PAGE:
What is a Reserve?

In Canada, an Indian reserve is specified by the Indian Act as a "tract of land, the legal title to which is vested in Her Majesty, that has been set apart by Her Majesty for the use and benefit of a band." The Act also specifies that land reserved for the use and benefit of a band which is not vested in the Crown is also subject to the Indian Act provisions governing reserves.

Superficially a reserve is similar to an American Indian reservation, although the histories of the development of reserves and reservations are markedly different. Although the American term reservation is occasionally used, reserve is normally the standard term in Canada.

The terms First Nations reserve and First Nation are also widely used instead of Indian reserve; confusingly, First Nation also designates a group which may occupy more than one reserve.

The Indian Act gives the Minister of Indian Affairs the right to "determine whether any purpose for which lands in a reserve are used is for the use and benefit of the band." Title to land within the reserve may only be transferred to the band or to individual band members.

Reserve lands may not be seized legally, nor is the personal property of a band or a band member living on a reserve subject to "charge, pledge, mortgage, attachment, levy, seizure distress or execution in favour or at the instance of any person other than an Indian or a band" (section 89 (1) of the Indian Act). As a result reserves and their residents have great difficulty obtaining financing. Canada Mortgage and Housing Corporation (CMHC) has, however, created an on-reserve housing loan program in which members of bands which enter into a trust agreement with CMHC and lenders can receive loans to build or repair houses. In other programs loans to residents of reserves are guaranteed by the federal government.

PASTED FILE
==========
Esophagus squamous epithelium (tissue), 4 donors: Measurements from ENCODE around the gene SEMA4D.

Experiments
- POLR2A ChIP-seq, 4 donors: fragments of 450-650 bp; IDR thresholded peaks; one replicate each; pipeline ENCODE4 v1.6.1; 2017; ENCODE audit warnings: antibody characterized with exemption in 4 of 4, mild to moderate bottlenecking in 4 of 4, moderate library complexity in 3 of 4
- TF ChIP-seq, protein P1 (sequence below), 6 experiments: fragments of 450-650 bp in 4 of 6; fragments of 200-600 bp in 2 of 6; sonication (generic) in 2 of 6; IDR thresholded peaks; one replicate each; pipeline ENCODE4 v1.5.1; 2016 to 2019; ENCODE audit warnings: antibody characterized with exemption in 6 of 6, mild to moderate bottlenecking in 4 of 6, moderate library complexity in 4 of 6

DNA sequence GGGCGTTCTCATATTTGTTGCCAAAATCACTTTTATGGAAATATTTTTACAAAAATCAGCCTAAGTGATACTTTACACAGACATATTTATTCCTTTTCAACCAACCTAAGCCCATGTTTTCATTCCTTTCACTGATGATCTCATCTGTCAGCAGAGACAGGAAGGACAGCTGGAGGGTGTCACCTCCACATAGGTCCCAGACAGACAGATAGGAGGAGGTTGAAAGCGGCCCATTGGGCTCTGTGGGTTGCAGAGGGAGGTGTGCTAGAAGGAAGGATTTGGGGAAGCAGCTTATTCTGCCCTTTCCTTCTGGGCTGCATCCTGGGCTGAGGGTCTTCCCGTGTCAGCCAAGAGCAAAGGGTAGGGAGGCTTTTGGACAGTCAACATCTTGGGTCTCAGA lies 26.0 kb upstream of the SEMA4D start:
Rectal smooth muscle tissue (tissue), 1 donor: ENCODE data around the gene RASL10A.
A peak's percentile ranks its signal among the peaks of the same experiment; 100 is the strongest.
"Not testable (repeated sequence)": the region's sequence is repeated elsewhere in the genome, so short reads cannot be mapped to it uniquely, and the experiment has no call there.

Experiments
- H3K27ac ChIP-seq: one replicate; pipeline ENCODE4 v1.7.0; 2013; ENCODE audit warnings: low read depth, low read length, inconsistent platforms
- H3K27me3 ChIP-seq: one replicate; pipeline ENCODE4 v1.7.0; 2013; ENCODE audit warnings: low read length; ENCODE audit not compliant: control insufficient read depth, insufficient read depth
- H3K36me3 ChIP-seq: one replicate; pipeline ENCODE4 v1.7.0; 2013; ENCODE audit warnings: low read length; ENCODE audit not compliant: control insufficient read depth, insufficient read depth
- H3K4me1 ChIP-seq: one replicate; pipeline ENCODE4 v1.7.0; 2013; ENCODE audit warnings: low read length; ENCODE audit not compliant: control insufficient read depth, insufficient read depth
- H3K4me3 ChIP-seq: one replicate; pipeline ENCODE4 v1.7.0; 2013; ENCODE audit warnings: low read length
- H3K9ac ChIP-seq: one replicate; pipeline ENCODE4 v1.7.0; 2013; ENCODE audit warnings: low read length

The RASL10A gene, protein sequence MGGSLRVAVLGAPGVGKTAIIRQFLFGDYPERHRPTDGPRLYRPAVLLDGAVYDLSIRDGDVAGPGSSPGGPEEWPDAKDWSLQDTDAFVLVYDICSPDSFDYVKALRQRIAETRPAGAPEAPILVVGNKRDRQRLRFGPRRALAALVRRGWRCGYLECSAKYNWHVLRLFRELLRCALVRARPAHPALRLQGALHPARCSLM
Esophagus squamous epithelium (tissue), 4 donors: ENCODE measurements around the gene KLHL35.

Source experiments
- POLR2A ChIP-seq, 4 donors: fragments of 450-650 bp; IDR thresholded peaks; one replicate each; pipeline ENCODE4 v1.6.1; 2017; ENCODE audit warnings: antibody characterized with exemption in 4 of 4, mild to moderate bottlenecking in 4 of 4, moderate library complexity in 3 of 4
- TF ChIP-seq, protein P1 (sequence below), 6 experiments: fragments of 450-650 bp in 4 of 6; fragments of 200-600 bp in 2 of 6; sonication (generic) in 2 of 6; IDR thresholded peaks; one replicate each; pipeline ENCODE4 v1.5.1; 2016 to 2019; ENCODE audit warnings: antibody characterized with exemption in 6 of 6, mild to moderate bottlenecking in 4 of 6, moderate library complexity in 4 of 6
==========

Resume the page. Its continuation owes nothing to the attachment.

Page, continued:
Provinces and municipalities may expropriate reserve land only if specifically authorized by a provincial or federal law.

In all, there are over 600 occupied reserves in Canada, most of them quite small in area.

Few reserves have any economic advantages, such as resource revenues. The revenues of those reserves which do are held in trust by the Minister of Indian Affairs.

Reserve lands and the personal property of bands and resident band members are exempt from all forms of taxation except local taxation. Corporations owned by members of First Nations are not exempt, however. This exemption has allowed band members operating in proprietorships or partnerships to sell heavily taxed goods such as cigarettes on their reserves at prices considerably lower than those at stores off the reserves.

Most reserves are self-governed under guidelines established by the Indian Act.

Source information from Wikipedia.org

Reserve life, however, was not the peace the Siksika had hoped for. The Siksika adapted to farming and ranching life on the land they had once hunted on, but life under the control of federally appointed Indian Agents meant that the Siksika would not gain much financially from farming, even when they proved successful at it.

In 1912, under pressure to sell off their reserve land to outside interests, the Siksika sold 61,000 acres of land for just under one million dollars, and in 1918 they sold another 55,000 acres for just over one million dollars. With the funds generated from the sales, the Siksika built up infrastructure on the reserve. The funds for such projects ran out by the end of the Second World War, but the Siksika remained determined to continue the work they had started.






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